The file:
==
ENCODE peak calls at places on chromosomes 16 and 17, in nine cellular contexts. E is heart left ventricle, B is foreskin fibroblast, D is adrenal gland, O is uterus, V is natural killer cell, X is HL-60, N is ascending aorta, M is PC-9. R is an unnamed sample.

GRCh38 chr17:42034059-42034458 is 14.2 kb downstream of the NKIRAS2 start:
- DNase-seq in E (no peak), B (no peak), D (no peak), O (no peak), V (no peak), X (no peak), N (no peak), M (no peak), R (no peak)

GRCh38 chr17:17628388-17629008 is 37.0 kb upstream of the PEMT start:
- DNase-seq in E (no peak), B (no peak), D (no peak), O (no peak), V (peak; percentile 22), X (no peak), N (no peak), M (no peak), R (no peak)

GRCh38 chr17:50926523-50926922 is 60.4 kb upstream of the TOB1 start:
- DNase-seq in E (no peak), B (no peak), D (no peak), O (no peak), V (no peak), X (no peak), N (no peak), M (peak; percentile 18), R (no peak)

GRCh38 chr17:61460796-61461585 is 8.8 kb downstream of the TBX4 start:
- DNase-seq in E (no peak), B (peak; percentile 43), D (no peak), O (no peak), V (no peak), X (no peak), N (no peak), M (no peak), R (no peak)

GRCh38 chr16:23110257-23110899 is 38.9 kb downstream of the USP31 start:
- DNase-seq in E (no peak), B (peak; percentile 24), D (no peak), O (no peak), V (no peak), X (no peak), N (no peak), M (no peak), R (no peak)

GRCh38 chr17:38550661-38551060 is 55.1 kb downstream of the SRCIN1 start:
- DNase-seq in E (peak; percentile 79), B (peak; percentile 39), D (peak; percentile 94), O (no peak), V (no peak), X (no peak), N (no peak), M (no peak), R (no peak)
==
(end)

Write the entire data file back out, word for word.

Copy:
ENCODE peak calls at places on chromosomes 16 and 17, in nine cellular contexts. E is heart left ventricle, B is foreskin fibroblast, D is adrenal gland, O is uterus, V is natural killer cell, X is HL-60, N is ascending aorta, M is PC-9. R is an unnamed sample.

GRCh38 chr17:42034059-42034458 is 14.2 kb downstream of the NKIRAS2 start:
- DNase-seq in E (no peak), B (no peak), D (no peak), O (no peak), V (no peak), X (no peak), N (no peak), M (no peak), R (no peak)

GRCh38 chr17:17628388-17629008 is 37.0 kb upstream of the PEMT start:
- DNase-seq in E (no peak), B (no peak), D (no peak), O (no peak), V (peak; percentile 22), X (no peak), N (no peak), M (no peak), R (no peak)

GRCh38 chr17:50926523-50926922 is 60.4 kb upstream of the TOB1 start:
- DNase-seq in E (no peak), B (no peak), D (no peak), O (no peak), V (no peak), X (no peak), N (no peak), M (peak; percentile 18), R (no peak)

GRCh38 chr17:61460796-61461585 is 8.8 kb downstream of the TBX4 start:
- DNase-seq in E (no peak), B (peak; percentile 43), D (no peak), O (no peak), V (no peak), X (no peak), N (no peak), M (no peak), R (no peak)

GRCh38 chr16:23110257-23110899 is 38.9 kb downstream of the USP31 start:
- DNase-seq in E (no peak), B (peak; percentile 24), D (no peak), O (no peak), V (no peak), X (no peak), N (no peak), M (no peak), R (no peak)

GRCh38 chr17:38550661-38551060 is 55.1 kb downstream of the SRCIN1 start:
- DNase-seq in E (peak; percentile 79), B (peak; percentile 39), D (peak; percentile 94), O (no peak), V (no peak), X (no peak), N (no peak), M (no peak), R (no peak)